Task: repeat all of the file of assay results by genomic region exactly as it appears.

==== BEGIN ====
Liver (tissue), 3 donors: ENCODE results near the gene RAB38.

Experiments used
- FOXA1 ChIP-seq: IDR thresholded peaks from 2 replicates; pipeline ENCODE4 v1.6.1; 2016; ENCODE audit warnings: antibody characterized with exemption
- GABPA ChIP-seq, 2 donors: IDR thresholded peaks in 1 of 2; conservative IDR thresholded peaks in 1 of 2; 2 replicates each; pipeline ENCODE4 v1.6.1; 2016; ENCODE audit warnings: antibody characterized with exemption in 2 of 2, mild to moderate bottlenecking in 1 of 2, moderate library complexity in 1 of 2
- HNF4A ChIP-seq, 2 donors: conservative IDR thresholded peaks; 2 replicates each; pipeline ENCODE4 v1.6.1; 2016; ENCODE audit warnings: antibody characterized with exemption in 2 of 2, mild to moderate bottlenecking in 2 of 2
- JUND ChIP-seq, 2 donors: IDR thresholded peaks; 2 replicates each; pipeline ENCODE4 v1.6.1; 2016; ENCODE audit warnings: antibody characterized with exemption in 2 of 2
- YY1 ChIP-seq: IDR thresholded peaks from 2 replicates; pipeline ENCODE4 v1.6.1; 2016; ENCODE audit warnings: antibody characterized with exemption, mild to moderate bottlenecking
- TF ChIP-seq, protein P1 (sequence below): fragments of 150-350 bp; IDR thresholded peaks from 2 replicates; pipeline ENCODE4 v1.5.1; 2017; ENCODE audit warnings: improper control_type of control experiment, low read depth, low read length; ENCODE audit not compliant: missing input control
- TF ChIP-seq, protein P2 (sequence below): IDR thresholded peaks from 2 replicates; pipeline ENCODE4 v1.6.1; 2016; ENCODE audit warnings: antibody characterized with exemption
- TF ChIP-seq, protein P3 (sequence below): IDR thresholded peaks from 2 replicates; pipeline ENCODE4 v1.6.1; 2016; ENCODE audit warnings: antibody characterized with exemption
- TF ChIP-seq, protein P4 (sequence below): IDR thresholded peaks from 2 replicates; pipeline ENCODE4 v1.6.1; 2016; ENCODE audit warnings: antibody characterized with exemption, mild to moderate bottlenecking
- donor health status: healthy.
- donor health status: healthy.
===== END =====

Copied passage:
Liver (tissue), 3 donors: ENCODE results near the gene RAB38.

Experiments used
- FOXA1 ChIP-seq: IDR thresholded peaks from 2 replicates; pipeline ENCODE4 v1.6.1; 2016; ENCODE audit warnings: antibody characterized with exemption
- GABPA ChIP-seq, 2 donors: IDR thresholded peaks in 1 of 2; conservative IDR thresholded peaks in 1 of 2; 2 replicates each; pipeline ENCODE4 v1.6.1; 2016; ENCODE audit warnings: antibody characterized with exemption in 2 of 2, mild to moderate bottlenecking in 1 of 2, moderate library complexity in 1 of 2
- HNF4A ChIP-seq, 2 donors: conservative IDR thresholded peaks; 2 replicates each; pipeline ENCODE4 v1.6.1; 2016; ENCODE audit warnings: antibody characterized with exemption in 2 of 2, mild to moderate bottlenecking in 2 of 2
- JUND ChIP-seq, 2 donors: IDR thresholded peaks; 2 replicates each; pipeline ENCODE4 v1.6.1; 2016; ENCODE audit warnings: antibody characterized with exemption in 2 of 2
- YY1 ChIP-seq: IDR thresholded peaks from 2 replicates; pipeline ENCODE4 v1.6.1; 2016; ENCODE audit warnings: antibody characterized with exemption, mild to moderate bottlenecking
- TF ChIP-seq, protein P1 (sequence below): fragments of 150-350 bp; IDR thresholded peaks from 2 replicates; pipeline ENCODE4 v1.5.1; 2017; ENCODE audit warnings: improper control_type of control experiment, low read depth, low read length; ENCODE audit not compliant: missing input control
- TF ChIP-seq, protein P2 (sequence below): IDR thresholded peaks from 2 replicates; pipeline ENCODE4 v1.6.1; 2016; ENCODE audit warnings: antibody characterized with exemption
- TF ChIP-seq, protein P3 (sequence below): IDR thresholded peaks from 2 replicates; pipeline ENCODE4 v1.6.1; 2016; ENCODE audit warnings: antibody characterized with exemption
- TF ChIP-seq, protein P4 (sequence below): IDR thresholded peaks from 2 replicates; pipeline ENCODE4 v1.6.1; 2016; ENCODE audit warnings: antibody characterized with exemption, mild to moderate bottlenecking
- donor health status: healthy.
- donor health status: healthy.